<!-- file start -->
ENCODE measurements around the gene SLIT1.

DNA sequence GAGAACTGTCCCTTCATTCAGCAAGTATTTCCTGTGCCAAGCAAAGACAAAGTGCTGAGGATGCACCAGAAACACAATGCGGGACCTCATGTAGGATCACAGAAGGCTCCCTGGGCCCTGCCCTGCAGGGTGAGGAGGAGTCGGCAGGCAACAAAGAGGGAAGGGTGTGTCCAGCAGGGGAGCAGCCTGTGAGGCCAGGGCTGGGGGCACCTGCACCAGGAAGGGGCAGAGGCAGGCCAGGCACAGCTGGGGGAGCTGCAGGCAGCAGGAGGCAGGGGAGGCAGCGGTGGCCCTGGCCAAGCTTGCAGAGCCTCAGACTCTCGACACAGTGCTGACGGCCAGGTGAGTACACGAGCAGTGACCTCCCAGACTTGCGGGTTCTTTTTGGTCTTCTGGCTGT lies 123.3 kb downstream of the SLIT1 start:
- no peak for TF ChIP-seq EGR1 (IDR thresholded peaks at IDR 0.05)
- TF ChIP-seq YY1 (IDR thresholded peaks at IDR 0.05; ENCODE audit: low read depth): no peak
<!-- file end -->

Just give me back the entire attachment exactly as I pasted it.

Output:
ENCODE measurements around the gene SLIT1.

DNA sequence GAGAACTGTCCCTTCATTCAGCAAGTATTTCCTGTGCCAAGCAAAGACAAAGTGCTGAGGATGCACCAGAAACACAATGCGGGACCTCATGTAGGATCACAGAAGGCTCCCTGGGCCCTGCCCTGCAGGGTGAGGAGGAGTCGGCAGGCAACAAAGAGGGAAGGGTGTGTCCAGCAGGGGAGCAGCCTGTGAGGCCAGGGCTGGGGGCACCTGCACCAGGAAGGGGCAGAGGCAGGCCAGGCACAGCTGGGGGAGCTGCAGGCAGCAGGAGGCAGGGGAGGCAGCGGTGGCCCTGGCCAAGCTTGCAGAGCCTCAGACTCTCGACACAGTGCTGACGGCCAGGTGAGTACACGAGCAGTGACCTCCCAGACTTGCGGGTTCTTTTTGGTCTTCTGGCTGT lies 123.3 kb downstream of the SLIT1 start:
- no peak for TF ChIP-seq EGR1 (IDR thresholded peaks at IDR 0.05)
- TF ChIP-seq YY1 (IDR thresholded peaks at IDR 0.05; ENCODE audit: low read depth): no peak